New blood-soaked benchmark

Updated 17 Dec 2014


The feet of a victim of a Taliban attack in a school are tied together  at a local hospital in Peshawar, Pakistan, on Tuesday, Dec. 16, 2014. —AP/File
The feet of a victim of a Taliban attack in a school are tied together at a local hospital in Peshawar, Pakistan, on Tuesday, Dec. 16, 2014. —AP/File

IT was an attack so horrifying, so shocking and numbing that the mind struggles to comprehend it. Helpless schoolchildren hunted down methodically and relentlessly by militants determined to kill as many as quickly as possible.

As a country looked on in shock yesterday, the death count seemed to increase by the minute. First a few bodies, dead schoolchildren in bloodied uniforms, then more bodies, and then more and more until the number became so large that even tracking it seemed obscene.

Peshawar has suffered before, massively. But nothing compares to the horror of what took place yesterday in Army Public School, Warsak Road. The militants found the one target in which all the fears of Pakistan could coalesce: young children in school, vulnerable, helpless and whose deaths will strike a collective psychological blow that the country will take a long time to recover from, if ever.

Also read: Militant siege of Peshawar school ends, 141 killed

In the immediate aftermath of the carnage, the focus must be the grieving families of the dead, the injured survivors and the hundreds of other innocent children who witnessed scenes that will haunt them forever.

Even in a society where violence is depressingly endemic and militant attacks all too common, the sheer scale of yesterday’s attack demands an extraordinary effort by every tier of the state — and society — to help the victims in every way possible.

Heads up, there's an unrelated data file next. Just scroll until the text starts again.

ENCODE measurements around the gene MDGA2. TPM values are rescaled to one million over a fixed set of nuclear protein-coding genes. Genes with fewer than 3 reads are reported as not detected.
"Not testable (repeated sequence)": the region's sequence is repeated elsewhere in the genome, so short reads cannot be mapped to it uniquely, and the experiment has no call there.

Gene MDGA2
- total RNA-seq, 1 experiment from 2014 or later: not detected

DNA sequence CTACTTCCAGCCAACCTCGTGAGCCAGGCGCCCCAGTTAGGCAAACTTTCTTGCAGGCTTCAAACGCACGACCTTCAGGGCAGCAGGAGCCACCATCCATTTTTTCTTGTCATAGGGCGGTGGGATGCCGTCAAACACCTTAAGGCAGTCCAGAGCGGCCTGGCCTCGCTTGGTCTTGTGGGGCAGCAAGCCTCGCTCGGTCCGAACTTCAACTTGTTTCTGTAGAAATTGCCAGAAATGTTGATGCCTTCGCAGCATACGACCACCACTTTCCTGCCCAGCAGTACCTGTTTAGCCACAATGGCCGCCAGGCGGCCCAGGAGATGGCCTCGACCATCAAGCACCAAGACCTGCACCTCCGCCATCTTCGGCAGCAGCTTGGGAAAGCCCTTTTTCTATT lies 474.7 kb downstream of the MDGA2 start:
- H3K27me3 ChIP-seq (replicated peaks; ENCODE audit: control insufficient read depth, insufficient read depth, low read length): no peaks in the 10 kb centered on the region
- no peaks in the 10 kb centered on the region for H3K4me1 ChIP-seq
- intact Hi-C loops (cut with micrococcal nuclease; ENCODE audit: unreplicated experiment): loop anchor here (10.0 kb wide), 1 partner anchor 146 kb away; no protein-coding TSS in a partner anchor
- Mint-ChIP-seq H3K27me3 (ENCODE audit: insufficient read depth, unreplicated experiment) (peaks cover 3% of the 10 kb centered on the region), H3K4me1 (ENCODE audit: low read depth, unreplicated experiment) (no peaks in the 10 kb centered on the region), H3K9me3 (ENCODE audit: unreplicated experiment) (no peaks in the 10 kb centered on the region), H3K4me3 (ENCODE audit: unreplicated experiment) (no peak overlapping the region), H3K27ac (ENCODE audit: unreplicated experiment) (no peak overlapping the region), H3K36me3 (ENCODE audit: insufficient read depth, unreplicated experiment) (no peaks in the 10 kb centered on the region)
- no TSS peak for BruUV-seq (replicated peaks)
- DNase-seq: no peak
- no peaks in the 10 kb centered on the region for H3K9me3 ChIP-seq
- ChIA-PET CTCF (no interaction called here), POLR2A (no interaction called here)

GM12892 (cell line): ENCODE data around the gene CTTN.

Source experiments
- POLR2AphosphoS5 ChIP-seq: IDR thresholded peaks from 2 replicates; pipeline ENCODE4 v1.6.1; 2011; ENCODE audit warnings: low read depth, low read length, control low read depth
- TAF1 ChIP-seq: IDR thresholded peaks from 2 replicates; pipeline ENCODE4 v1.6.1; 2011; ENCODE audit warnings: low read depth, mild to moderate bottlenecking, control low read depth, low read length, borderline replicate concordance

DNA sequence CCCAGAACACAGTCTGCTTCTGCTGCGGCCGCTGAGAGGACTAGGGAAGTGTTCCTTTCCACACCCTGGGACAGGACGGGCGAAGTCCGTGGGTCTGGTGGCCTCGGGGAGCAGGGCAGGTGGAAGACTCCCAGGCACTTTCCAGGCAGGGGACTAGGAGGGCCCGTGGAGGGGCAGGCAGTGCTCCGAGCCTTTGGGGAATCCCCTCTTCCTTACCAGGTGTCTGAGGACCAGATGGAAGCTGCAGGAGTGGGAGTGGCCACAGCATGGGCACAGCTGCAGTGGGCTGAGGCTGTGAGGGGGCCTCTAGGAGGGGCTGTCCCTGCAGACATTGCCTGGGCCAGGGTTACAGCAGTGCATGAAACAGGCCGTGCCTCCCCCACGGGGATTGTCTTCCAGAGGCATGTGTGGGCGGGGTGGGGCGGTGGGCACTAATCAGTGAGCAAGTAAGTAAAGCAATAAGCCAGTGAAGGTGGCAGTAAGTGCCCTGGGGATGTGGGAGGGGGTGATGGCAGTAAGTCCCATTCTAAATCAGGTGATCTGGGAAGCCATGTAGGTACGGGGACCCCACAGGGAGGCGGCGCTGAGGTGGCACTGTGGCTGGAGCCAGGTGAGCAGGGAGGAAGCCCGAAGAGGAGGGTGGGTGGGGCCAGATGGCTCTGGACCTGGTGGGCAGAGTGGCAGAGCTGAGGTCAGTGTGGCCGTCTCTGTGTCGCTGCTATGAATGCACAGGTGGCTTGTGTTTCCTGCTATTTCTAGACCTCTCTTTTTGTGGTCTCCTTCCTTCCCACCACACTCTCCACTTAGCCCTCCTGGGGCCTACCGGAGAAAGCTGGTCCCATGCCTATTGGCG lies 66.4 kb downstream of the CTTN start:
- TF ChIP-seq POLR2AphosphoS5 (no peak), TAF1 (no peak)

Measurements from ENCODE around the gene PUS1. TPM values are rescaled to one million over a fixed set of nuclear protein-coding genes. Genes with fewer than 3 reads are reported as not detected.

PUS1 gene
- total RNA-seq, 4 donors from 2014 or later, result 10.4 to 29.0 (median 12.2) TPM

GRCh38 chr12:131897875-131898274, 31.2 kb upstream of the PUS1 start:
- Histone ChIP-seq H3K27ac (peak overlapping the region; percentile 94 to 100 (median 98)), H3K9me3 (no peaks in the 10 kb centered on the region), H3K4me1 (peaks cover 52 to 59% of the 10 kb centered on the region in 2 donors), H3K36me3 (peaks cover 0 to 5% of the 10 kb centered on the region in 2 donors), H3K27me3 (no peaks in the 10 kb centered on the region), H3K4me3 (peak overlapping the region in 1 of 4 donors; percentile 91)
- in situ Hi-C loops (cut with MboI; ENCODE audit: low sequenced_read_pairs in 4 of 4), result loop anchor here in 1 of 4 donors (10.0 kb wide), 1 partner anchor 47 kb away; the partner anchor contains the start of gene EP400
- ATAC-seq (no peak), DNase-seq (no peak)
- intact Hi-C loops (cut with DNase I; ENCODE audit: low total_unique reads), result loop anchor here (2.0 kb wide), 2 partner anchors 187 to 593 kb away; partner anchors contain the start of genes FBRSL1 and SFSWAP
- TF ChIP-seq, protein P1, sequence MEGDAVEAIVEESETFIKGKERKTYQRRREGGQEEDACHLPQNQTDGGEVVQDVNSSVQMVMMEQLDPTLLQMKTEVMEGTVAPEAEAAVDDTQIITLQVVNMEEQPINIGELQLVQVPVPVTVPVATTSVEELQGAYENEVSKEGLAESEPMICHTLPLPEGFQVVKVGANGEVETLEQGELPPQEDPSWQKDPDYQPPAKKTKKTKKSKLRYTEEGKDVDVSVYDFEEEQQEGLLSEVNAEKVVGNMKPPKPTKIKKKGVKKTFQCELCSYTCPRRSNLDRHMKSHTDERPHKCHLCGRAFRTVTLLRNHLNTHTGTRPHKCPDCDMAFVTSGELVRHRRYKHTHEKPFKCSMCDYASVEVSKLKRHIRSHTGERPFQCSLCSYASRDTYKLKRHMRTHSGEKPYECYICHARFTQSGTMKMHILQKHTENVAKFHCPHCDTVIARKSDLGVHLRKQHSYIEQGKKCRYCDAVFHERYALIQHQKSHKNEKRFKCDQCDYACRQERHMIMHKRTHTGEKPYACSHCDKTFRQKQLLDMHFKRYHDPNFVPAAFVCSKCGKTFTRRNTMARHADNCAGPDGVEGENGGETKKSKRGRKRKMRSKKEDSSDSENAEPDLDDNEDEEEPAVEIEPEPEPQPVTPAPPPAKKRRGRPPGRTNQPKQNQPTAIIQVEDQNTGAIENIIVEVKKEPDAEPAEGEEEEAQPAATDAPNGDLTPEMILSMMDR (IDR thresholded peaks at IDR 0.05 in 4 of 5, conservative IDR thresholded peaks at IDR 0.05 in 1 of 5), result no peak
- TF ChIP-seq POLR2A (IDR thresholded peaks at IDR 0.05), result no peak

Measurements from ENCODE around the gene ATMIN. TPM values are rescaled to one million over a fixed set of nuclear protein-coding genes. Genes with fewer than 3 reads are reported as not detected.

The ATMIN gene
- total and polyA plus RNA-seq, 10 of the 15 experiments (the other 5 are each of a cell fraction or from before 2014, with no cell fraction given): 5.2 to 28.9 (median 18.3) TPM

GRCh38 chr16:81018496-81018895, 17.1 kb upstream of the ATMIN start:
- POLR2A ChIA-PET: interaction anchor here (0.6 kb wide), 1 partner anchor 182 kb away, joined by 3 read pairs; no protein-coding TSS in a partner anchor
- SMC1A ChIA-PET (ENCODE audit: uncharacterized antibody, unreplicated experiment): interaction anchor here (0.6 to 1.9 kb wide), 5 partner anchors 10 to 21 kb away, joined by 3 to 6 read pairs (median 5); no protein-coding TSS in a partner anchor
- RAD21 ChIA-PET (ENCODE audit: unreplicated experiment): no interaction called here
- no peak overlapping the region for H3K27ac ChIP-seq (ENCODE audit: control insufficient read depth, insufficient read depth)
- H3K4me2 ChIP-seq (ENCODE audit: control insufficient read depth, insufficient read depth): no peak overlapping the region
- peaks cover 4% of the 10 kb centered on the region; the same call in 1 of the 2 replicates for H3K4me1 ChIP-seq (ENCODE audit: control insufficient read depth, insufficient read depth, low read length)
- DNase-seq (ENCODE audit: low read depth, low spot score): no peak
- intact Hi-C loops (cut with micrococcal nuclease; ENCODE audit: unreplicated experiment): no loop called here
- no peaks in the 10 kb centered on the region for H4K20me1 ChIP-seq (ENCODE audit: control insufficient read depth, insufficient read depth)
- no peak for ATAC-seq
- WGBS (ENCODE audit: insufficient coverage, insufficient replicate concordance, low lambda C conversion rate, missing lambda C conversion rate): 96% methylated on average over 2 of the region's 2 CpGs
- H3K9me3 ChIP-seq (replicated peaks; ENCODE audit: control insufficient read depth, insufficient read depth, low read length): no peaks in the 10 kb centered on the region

For the survivors, the state can help ensure the best medical treatment, for both physical and psychological wounds, and rehabilitation. All too often, after the initial shock wears off and the TV cameras move on, the level of care and attention given to survivors drops precipitously. That must not be the case this time.

For the families of the dead, the state can find a way to honour their sacrifices beyond announcing so-called shaheed packages and promising to disburse cheques. It is also incumbent on wider society and the media to ensure that this time the state does more than the bare minimum.

Inevitably, the hard questions will have to be asked and answers will have to be found. Schools are by definition vulnerable, the trade-off between security and access making for a relatively soft target. Yet, vulnerability ought not to mean a disaster on this scale can occur so easily.

Where was the intelligence? The military has emphasised so-called intelligence-based operations against militants in recent months, but this was a spectacular failure of intelligence in a city, and an area within that city, that ought to have been at the very top of the list in terms of a security blanket.

Then there is the issue of the operation to find and capture or kill the militants after the attack had begun. The sheer length of the operation suggests the commanders may not have had immediate access to the school’s layout and there was no prior rescue plan in place.

Surely army public schools are under high enough risk to have merited some kind of advance planning in case of such an attack. Was that plan in place? Had there been any drills at the school to help the children know what to do in the eventuality of an attack? Who was responsible for such planning? Most importantly, will lapses be caught, accountability administered and future defences modified accordingly? The questions are always the same, but answers are hardly forthcoming.

The questions about yesterday’s attack can go on endlessly. They should. But what about the state’s willingness and ability in the fight against militancy? Vows to crush militancy in the aftermath of a massive attack are quite meaningless.

From such events can come the will to fight, but not really a strategy. Military operations in Fata and counterterrorism operations in the cities will amount to little more than fire-fighting unless there’s an attempt to attack the ideological roots of militancy and societal reach of militants.

Further, there is the reality that militancy cannot be defeated at the national level alone. Militancy is a regional problem and until it is addressed as such, there will only be a long-term ebb and flow of militancy, cycles destined to repeat themselves. Perhaps the starting point would be for the state to acknowledge that it does not quite have a plan or strategy as yet to fight militancy in totality. Denial will only lead to worse atrocities.

Published in Dawn, December 17th, 2014